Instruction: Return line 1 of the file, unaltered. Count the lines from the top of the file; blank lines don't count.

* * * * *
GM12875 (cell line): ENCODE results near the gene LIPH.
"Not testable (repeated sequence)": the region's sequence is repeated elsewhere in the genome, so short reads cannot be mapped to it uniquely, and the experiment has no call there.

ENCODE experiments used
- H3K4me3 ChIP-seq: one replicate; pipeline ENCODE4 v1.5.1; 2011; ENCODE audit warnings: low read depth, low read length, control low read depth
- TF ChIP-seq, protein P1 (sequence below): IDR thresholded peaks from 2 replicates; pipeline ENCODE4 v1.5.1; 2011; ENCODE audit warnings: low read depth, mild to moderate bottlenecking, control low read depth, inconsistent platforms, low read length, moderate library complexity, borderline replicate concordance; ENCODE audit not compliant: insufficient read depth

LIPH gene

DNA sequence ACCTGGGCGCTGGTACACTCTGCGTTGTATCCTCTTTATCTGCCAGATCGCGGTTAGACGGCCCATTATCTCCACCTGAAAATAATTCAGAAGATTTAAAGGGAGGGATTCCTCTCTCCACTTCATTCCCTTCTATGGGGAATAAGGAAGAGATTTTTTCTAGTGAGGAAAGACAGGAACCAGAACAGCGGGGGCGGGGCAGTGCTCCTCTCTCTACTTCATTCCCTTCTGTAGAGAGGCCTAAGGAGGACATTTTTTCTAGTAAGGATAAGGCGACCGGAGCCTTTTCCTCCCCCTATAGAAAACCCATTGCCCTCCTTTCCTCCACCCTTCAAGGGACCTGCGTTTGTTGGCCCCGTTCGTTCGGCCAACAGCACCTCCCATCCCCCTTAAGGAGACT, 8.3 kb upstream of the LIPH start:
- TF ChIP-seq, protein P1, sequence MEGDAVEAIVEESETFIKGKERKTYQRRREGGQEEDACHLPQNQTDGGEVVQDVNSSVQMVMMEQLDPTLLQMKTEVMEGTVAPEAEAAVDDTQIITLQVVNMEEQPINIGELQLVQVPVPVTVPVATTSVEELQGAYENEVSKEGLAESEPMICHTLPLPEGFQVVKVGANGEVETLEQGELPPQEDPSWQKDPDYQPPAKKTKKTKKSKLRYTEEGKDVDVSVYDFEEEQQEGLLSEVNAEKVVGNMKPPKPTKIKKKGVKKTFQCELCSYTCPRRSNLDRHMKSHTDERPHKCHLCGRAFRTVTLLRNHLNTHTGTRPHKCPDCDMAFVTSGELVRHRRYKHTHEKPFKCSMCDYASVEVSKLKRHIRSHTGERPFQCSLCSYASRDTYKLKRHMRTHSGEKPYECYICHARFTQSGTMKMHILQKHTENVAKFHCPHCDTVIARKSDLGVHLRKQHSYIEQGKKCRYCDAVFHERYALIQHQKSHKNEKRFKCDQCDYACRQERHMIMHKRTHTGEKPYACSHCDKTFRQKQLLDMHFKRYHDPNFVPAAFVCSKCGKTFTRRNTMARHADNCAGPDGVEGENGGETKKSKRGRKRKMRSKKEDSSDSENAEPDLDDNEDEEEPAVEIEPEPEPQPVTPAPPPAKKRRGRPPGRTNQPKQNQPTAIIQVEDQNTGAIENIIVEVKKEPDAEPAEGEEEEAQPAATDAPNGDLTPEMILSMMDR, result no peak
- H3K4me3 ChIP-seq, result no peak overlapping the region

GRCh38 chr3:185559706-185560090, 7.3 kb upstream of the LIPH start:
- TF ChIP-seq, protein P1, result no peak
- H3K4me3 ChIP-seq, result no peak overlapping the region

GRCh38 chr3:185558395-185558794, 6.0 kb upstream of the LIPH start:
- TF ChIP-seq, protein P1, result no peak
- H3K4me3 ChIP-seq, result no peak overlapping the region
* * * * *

GM12875 (cell line): ENCODE results near the gene LIPH.